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Allergy and Airway |

Spontaneous Autobullectomy in a Patient With Severe COPD

Mir Alikhan*, MD; Eric Honig, MD
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Emory University, Atlanta, GA


Chest. 2012;142(4_MeetingAbstracts):3A. doi:10.1378/chest.1383571
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Abstract

SESSION TYPE: Airway Cases I

PRESENTED ON: Monday, October 22, 2012 at 01:45 PM - 03:00 PM

INTRODUCTION: Bullous disease is a common feature of emphysema. Rarely, some patients undergo spontaneous resolution of bullae. We present a case of a patient who experienced significant physiological improvement after spontaneous auto-bullectomy.

CASE PRESENTATION: A 31-year-old male with 30 pack-years of smoking presented in 1980 with severe upper lobe bullous emphysema. Over the following 3-5 years he developed worsening exercise capacity requiring continuous home oxygen. His course was complicated by recurrent pneumothoraces and respiratory failure requiring tracheostomy. The patient continued to have very poor functional status and persistent giant bullae with limited expansion of adjacent lung parenchyma. Over the next 10 years he had a progressive decline in lung function. In 2000 the patient was hospitalized with bullitis. Imaging demonstrated unexplained right upper lobe atelectasis with mediastinal shift and a fluid-filled left apical bulla. He was treated with antibiotics, which led to resolution of the air-fluid level. Over the next 2 years, he experienced some improvement in exercise capacity. By 2003, imaging demonstrated near-complete resolution of the giant left bulla. Spirometry just 7 months later was markedly improved. The patient was lost to follow-up in 2004 but returned in 2012. He had significant and sustained improvement in his exercise capacity with mild residual symptoms. He no longer required supplemental oxygen.

DISCUSSION: Pulmonary bullae are air collections that are usually >2 cm in diameter. Giant bullae are typically defined as those that occupy >50% of the involved hemithorax. Potential complications include dyspnea, pneumothorax, and superinfection (bullitis). The treatment of choice for severe bullae is bullectomy (lung volume reduction surgery). Auto-bullectomy refers to spontaneous regression of bullae. The mechanism by which this occurs is not clear, but most processes suggest inflammation causing bronchiolar obstruction with consequent air resorption and bulla shrinkage. Our patient suffered many complications of giant bullae including pneumothoraces, respiratory failure, and bullitis. Surgical resection is employed to allow expansion of normal lung, improve gas exchange, and optimize diaphragm function. This patient achieved similar results without surgical intervention.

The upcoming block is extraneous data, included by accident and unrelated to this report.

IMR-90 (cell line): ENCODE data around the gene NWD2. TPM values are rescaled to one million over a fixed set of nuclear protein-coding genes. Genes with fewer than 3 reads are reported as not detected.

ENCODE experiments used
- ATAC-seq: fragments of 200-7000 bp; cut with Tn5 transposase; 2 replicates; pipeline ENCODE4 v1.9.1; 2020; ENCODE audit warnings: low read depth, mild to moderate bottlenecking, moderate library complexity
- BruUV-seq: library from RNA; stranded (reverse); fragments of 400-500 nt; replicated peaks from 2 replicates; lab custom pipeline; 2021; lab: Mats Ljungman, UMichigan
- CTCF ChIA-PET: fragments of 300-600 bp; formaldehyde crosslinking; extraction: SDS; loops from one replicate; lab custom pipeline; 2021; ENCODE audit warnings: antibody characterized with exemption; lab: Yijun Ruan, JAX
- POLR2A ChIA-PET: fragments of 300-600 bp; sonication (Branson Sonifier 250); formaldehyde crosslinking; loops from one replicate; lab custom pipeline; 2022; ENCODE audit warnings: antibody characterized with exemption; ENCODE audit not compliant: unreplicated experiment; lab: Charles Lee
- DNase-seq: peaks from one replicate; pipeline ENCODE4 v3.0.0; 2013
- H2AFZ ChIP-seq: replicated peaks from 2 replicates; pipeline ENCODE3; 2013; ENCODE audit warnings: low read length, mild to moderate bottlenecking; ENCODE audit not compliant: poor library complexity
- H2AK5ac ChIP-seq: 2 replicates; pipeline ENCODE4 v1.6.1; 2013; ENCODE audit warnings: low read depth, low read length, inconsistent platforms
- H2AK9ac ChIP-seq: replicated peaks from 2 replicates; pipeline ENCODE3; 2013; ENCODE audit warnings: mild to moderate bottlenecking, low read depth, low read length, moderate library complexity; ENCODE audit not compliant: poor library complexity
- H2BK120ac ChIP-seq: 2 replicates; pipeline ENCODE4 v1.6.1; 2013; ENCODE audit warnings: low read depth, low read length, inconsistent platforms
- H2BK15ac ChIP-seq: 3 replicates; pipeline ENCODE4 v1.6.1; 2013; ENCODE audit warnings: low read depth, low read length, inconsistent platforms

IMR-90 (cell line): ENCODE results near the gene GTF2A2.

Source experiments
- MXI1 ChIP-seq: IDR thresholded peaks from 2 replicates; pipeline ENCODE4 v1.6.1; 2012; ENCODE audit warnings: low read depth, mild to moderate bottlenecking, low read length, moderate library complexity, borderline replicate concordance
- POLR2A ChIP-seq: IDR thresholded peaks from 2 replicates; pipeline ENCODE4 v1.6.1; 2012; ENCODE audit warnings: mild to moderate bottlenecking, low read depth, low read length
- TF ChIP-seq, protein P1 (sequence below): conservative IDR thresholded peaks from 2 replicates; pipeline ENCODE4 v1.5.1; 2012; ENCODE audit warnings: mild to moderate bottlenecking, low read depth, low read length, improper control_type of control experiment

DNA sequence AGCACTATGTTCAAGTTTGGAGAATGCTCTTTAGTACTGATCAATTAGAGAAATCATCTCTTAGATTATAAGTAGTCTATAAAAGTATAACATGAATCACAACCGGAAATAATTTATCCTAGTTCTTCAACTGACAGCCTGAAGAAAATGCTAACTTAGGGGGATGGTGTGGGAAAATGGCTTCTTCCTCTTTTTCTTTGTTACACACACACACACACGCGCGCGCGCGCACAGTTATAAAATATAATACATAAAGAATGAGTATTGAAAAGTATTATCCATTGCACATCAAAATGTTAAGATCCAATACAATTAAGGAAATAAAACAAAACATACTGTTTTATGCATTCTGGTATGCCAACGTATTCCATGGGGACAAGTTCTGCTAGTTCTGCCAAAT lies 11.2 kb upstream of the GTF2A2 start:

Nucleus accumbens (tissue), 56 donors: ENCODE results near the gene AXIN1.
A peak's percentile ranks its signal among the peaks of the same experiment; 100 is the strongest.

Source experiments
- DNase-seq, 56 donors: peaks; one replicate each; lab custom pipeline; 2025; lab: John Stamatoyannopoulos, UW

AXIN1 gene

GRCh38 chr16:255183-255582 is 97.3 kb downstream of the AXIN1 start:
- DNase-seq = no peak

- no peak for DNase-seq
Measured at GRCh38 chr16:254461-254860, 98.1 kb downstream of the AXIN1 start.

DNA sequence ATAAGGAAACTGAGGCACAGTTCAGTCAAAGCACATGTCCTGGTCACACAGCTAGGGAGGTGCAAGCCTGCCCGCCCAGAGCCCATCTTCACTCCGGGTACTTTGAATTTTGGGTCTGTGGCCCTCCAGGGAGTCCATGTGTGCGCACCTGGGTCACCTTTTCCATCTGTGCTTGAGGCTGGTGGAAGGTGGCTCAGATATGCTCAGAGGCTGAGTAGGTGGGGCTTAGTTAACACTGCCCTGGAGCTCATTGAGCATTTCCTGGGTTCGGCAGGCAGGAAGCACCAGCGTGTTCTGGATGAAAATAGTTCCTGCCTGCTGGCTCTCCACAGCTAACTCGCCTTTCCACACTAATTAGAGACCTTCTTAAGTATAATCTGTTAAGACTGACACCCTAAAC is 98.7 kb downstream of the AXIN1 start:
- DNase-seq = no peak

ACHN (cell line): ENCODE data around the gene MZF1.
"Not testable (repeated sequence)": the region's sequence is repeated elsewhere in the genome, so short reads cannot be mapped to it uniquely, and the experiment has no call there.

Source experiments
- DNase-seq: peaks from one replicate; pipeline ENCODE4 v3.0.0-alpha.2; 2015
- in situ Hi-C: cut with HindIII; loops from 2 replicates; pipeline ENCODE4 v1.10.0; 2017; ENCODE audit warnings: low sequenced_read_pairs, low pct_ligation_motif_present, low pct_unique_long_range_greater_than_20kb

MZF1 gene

CONCLUSIONS: In summary, our patient suffered a profound decline in lung function with numerous complications before a spontaneous improvement in symptoms and physiology. This case demonstrates that auto-bullectomy in severe bullous emphysema can achieve results equivalent to lung volume reduction surgery.

1) Panchal NJ, et al. Bullous lung disease: a review. Cont Diag Rad. 2006; 29(1):1-5.

2) Orton DF, et al. Spontaneous reduction in size of bullae. J Thorac Imaging. 1999;14(2):118-21.

3) Scarlata S, et al. Spontaneous resolution of a giant pulmonary bulla in an older woman: role of functional assessment. Respiration. 2011;81(1):59-62.

DISCLOSURE: The following authors have nothing to disclose: Mir Alikhan, Eric Honig

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Emory University, Atlanta, GA

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